ATV:
                  6 bottles of water, extra jacket, extra ammo, 3 military ponchos, tools, 50ft 5/8 rope, military trench shovel, 2 gallons of gas, large hand saw and back pack.

                  Sorry I don’t carry the kitchen sink and don’t plan to be stranded long!

                  Comment


                  • #10
                    Looking up that Cody Lundin book... thanks

                    ummmm, glad to see someone mentioned toilet paper. A roll that has about 25 sheets left tends to be convenient and tends to stay rolled up. Items I *always* have on a checklist before hunting, in order of importance:

                    *gun
                    *shells
                    *license
                    *hat
                    *gloves
                    *toilet paper!

                    Comment


                    • #11
                      Don't forget a good sock cap, boots and insulated coveralls if you decide you can't stick it out anymore and have to walk.

                      Comment


                      • #12
                        A source of fire, a medical kit, and maybe a blanket. Also, always let someone know where you are going and where you are going to be before ever going out in the woods. Also let them know when you plan on calling them, this way, if you cant/dont call them, they know something is up.

                        Comment


                        • #13
                          Cell phone is least often listed but the shortest route to recovery if you can get a signal.

                          Comment


                          • #14
                            Remember the time tested saying: IT'S BETTER TO HAVE IT AND NOT NEED IT, THAN TO NEED IT AND NOT HAVE IT !!!
                            1. Leave a written “PLAN” of your hunt/trip information with friends and family, in the event of an emergency. Provide dates, locations, (hunt units), including departure and arrival. If the "EXPECTED" happens, then someone will be looking for you and they will know where to look.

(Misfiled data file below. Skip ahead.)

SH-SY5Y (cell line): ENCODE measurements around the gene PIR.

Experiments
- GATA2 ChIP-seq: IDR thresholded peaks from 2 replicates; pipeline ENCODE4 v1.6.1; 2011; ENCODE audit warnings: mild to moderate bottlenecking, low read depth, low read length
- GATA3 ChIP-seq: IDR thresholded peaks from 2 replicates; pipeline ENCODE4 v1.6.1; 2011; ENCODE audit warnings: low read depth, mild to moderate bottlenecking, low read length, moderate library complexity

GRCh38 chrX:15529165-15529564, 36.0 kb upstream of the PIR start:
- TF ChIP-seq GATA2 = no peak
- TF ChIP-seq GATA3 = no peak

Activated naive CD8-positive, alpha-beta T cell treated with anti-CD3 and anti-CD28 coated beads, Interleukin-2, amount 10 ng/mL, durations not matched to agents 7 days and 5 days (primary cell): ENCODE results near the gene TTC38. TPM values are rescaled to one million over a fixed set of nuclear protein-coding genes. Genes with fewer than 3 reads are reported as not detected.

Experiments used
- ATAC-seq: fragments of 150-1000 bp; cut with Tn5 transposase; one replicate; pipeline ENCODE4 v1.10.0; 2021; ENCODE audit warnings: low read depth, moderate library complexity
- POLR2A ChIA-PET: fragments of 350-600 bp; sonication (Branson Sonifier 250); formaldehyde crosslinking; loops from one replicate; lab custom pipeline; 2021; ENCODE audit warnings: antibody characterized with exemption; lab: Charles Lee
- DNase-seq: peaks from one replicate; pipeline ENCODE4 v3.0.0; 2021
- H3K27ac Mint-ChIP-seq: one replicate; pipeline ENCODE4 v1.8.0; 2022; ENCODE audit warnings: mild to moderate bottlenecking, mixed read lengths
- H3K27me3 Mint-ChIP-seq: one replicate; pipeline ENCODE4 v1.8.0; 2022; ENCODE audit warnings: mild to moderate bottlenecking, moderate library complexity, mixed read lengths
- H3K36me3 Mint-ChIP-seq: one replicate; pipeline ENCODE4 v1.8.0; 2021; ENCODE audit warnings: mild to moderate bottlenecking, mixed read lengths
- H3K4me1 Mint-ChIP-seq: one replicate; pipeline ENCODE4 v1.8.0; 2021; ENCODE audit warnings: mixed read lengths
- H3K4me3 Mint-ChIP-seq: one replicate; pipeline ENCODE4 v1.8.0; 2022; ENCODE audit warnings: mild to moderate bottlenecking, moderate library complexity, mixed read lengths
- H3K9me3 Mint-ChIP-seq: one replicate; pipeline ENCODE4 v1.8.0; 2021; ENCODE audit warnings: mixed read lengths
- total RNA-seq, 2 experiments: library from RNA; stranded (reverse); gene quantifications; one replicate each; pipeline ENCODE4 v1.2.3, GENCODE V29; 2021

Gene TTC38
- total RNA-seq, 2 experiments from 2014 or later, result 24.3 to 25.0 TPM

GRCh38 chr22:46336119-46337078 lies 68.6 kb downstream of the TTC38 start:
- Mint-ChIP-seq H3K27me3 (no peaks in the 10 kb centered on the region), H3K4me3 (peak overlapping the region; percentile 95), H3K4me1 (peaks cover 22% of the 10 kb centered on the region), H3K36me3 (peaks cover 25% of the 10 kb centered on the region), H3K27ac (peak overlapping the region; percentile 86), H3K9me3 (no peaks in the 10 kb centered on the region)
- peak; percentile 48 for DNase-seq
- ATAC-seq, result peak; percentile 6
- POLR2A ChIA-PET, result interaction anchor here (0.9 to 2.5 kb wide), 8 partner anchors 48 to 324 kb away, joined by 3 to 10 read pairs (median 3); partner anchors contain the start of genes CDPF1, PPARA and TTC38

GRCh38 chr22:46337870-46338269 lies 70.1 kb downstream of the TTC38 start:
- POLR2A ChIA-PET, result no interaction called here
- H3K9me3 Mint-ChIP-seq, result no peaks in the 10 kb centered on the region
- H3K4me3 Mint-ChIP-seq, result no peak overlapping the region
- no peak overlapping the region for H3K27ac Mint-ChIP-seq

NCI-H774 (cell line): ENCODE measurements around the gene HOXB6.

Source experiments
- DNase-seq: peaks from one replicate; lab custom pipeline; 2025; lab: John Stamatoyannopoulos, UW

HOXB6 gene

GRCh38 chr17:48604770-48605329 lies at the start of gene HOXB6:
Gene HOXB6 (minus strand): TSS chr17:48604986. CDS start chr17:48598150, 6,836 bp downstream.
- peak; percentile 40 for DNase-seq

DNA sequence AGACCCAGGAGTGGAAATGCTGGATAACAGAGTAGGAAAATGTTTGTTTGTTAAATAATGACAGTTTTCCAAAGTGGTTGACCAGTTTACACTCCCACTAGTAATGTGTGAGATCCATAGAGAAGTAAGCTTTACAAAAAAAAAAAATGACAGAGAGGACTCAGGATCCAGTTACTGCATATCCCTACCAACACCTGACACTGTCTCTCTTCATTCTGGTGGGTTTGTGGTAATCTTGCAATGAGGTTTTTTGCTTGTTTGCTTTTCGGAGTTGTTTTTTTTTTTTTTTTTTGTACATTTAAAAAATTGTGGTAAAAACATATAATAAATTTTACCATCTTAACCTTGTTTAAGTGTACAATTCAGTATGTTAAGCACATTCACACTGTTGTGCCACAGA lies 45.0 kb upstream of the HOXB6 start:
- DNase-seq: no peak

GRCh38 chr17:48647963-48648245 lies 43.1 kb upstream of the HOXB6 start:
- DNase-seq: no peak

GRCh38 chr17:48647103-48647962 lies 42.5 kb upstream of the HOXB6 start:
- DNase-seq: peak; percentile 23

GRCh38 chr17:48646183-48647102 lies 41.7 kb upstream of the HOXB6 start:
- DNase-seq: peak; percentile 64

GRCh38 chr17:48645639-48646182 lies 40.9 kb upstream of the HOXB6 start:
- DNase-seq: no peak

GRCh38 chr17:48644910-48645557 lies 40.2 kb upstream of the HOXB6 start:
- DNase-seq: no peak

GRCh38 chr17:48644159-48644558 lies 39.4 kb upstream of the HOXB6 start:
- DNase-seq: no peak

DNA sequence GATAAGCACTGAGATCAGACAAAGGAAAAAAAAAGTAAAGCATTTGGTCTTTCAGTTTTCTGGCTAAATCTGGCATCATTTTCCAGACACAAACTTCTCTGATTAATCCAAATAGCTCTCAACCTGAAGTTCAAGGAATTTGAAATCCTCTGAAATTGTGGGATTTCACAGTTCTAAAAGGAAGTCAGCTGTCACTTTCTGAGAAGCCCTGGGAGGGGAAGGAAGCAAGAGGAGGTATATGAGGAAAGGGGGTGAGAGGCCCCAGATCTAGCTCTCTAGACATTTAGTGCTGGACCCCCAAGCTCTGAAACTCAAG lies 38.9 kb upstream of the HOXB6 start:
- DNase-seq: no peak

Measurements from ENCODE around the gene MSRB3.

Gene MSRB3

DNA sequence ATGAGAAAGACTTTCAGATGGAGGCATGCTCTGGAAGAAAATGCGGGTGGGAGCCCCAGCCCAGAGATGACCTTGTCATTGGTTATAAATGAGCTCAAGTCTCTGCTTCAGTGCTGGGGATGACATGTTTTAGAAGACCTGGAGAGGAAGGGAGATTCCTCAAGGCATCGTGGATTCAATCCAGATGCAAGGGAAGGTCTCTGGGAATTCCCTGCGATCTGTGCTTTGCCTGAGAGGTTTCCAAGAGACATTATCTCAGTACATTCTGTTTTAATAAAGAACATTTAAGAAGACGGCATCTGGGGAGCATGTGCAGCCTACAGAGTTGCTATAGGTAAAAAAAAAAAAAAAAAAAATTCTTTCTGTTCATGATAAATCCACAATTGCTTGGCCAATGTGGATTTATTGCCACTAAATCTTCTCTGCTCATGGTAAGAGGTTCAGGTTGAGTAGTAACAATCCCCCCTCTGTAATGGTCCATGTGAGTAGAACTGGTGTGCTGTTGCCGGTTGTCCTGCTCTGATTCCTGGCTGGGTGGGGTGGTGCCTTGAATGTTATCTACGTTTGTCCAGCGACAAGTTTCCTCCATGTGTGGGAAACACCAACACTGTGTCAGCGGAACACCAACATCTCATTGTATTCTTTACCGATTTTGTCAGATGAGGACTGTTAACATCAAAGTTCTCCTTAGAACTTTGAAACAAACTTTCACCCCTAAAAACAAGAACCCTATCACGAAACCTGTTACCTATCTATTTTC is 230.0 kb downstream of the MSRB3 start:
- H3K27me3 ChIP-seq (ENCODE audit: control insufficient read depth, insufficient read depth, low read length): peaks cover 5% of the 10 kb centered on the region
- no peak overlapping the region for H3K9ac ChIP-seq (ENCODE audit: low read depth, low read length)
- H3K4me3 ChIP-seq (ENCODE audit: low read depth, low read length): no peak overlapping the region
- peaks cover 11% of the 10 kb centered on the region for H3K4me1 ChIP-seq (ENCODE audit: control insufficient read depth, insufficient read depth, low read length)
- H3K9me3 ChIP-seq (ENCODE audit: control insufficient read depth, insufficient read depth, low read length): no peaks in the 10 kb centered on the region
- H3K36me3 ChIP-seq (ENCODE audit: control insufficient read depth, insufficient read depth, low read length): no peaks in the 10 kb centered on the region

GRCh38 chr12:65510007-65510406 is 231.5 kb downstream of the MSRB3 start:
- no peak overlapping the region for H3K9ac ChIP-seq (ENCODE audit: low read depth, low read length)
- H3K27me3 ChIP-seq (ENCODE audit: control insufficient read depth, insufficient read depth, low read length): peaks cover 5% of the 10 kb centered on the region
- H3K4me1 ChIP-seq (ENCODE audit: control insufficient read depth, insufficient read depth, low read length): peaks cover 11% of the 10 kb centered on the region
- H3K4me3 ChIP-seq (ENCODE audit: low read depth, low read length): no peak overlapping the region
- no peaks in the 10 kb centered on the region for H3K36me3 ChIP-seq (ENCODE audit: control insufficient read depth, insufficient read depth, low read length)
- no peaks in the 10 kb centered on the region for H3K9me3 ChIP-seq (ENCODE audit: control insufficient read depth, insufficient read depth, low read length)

Comment


                            • #15
                              2. Clothing / gear for the conditions you are in. Desert region: long sleeve shirt, wide brim hat, plenty water, ice, and ice chest. Winter Conditions: warm clothing (wool, fleece, thinsulate, gore-tex), gloves, blankets, etc.


                              Comment

                              Welcome!

                              Collapse

                              Welcome to Field and Streams's Answers section. Here you will find hunting, fishing, and survival tips from the editors of Field and Stream, as well as recommendations from readers like yourself.

                              If this is your first visit, be sure to check out the FAQ for information on posting and navigating the forums.

                              And don't forget to check out the latest reviews on guns and outdoor gear on fieldandstream.com.

                              Right Rail 1

                              Collapse

                              Top Active Users

                              Collapse

                              There are no top active users.

                              Right Rail 2

                              Collapse

                              Latest Topics

                              Collapse

                              Right Rail 3

                              Collapse

                              Footer Ad

                              Collapse
                              Working...
                              X